LAUGHING ALONG WITH Ripon High School Principal Randy Hatlen at graduation are, from left, teacher James Cardinal, Superintendent Mary Whitrock and School Board member John Sperger. 									      Hannah Tetzlaff photo
LAUGHING ALONG WITH Ripon High School Principal Randy Hatlen at graduation are, from left, teacher James Cardinal, Superintendent Mary Whitrock and School Board member John Sperger. Hannah Tetzlaff photo

     A photo taken at the Pride Fun Run 5k earlier this month in Des Moines, Iowa, showed presidential candidate Beto O’Rourke nearing the finish line as he holds up his camera to record the moment.

     This begs a few questions:

     Will this help him become president?

     Might O’Rourke have had a better kick at the finish had he worried less about fun and more about run? ...

     Democrat O’Rourke is the same fellow who live-streamed his visit to the dentist on Instagram. To be fair, the exercise was designed to tell the tooth about his dental hygienist’s experience growing up near the U.S.’s southern border.

     Whether running a race or having a cavity filled, is there anywhere that is free from self-chronicling?

     Do we need to view Elizabeth Warren on Instagram live looking at the camera as she says, “Hold on a sec; I’m going to get me a beer,” or Cory Booker grocery shopping after a day of campaign events?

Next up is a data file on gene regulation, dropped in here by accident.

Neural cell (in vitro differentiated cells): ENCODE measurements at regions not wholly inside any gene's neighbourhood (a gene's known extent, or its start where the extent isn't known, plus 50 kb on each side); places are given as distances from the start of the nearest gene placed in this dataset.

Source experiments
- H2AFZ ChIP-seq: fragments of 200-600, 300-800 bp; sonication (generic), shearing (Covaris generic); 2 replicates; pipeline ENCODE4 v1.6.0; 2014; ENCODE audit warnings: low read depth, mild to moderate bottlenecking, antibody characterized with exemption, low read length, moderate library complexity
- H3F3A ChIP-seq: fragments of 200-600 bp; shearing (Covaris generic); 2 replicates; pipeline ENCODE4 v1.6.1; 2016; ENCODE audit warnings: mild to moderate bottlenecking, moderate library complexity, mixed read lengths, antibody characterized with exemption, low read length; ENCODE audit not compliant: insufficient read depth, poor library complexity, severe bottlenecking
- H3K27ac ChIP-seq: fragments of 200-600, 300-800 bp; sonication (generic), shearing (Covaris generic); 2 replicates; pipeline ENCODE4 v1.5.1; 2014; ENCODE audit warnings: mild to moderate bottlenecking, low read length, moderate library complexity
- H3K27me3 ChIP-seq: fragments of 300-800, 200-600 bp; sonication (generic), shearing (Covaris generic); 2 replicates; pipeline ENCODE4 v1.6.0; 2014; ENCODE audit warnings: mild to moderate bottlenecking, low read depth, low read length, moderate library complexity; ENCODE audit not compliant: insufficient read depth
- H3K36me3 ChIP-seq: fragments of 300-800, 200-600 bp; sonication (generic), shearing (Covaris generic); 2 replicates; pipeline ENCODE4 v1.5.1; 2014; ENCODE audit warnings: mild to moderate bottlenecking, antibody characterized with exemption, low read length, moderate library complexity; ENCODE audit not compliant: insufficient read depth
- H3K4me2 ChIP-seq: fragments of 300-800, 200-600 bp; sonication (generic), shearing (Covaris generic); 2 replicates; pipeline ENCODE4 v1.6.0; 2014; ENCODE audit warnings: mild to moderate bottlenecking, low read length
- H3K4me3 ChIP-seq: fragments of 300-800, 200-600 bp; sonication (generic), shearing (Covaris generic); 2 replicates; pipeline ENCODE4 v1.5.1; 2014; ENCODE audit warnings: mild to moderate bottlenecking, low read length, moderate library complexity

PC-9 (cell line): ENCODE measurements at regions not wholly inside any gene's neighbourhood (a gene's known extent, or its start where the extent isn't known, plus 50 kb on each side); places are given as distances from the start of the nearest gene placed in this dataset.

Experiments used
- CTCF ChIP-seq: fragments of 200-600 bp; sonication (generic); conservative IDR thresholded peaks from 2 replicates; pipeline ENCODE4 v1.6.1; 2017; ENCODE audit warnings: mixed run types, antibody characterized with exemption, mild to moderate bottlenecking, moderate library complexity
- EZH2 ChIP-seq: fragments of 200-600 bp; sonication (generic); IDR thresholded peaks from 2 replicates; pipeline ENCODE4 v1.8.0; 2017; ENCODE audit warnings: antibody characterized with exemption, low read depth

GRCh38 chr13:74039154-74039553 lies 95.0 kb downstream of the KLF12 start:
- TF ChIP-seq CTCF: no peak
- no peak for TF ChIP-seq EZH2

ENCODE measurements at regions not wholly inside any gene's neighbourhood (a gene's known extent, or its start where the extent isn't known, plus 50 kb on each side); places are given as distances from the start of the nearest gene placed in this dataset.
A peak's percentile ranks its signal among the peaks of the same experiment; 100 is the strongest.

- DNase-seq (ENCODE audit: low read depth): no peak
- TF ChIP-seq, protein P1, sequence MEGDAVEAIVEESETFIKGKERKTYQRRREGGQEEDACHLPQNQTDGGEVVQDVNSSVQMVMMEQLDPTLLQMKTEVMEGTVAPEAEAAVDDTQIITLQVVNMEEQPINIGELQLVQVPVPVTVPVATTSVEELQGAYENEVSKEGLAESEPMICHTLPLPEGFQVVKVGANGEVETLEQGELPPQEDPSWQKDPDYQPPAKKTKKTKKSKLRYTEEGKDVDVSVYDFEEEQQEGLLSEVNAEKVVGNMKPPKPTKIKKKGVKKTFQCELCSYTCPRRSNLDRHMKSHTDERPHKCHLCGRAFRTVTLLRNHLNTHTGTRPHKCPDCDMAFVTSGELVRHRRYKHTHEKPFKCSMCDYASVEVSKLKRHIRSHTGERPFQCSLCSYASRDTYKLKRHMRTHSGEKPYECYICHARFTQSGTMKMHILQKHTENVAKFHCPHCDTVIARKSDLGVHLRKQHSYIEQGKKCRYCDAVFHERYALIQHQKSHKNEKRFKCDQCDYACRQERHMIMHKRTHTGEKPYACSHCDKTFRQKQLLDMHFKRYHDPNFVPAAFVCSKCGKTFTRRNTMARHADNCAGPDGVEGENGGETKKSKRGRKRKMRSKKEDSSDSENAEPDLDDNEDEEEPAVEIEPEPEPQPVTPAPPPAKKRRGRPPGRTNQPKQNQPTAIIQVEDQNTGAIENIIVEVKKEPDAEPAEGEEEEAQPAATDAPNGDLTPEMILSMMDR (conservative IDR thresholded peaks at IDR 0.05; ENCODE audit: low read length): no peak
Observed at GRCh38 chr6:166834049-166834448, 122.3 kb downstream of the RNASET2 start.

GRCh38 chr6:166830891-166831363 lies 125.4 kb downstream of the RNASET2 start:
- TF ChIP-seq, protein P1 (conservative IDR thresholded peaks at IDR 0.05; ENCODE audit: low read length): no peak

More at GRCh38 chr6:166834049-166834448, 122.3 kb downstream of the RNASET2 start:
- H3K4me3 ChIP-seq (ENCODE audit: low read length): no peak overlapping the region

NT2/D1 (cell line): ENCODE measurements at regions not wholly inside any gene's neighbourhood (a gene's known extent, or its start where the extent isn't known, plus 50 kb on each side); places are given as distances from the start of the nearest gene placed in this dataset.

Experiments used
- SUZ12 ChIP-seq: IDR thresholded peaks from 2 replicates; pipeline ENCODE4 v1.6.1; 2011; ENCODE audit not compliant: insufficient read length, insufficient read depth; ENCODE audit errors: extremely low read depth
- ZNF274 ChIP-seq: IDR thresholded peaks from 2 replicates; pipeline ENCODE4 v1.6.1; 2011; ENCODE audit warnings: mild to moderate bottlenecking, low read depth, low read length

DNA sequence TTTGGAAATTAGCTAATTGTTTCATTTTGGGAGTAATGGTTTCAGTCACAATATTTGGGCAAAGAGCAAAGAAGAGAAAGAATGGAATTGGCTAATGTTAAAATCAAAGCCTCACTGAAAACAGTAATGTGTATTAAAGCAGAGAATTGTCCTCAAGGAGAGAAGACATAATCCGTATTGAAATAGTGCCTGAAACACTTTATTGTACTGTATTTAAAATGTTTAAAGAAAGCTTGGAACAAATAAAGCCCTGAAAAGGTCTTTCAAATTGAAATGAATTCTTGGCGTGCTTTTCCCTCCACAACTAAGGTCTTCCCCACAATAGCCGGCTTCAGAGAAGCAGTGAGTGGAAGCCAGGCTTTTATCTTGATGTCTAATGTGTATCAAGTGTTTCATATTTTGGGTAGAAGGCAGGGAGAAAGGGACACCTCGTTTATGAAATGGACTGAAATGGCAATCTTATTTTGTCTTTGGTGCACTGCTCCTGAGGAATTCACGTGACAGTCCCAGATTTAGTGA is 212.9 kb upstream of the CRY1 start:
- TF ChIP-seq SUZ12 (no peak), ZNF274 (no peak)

Obviously these presidential wannabes are marketing themselves to demonstrate they’re just like us.

     In a sense, they are. We, too, often play adult show-and-tell with our daily deluge of Facebook posts, tweets and Instagram videos.  

     But such self-promotion — and it is that — risks turning portions of our lives into reality shows, where our next meal, visit to a concert or proctology exam is insufficiently gratifying unless we can tell others how wonderful it is to be us.

     In his 5-minute talk to Ripon High School graduates in May, Principal Randy Hatlen encouraged students to realize that the little moments — spending time with family and friends, enjoying a first cup of coffee in the morning, walking a dog or enjoying a meal at a favorite restaurant — not only can be more meaningful than big events, but also so special that they need to be appreciated and embraced fully for their own, inherent value.

     “The next 10 years are going to fly by in a flash,” Randy told graduates. “I ask each one of you to slow down and enjoy the little things. I sometimes think that because of technology we are recording our experiences instead of enjoying them. And because of social media, we’re trying to one-up each other, posting our highlights and not being in the moment, not really [maximizing] the experience.”

     Be sufficiently self-confident, he told them, to have the strength of character to resist the temptation to compete with others in the my-life-is-better sweepstakes. And realize that sometimes it’s the quiet, personal moments that eclipse the public extravaganzas.

     “Sometimes as we get older we forget that everyone enjoys the daily, little things of life,” Randy said. “We try to outdo each other, or try to outdo ourselves, when it’s not necessary.” ...
               
                                   — Tim Lyke

To read the entire editorial, see the June 27, 2019 edition of The Ripon Commonwealth Press.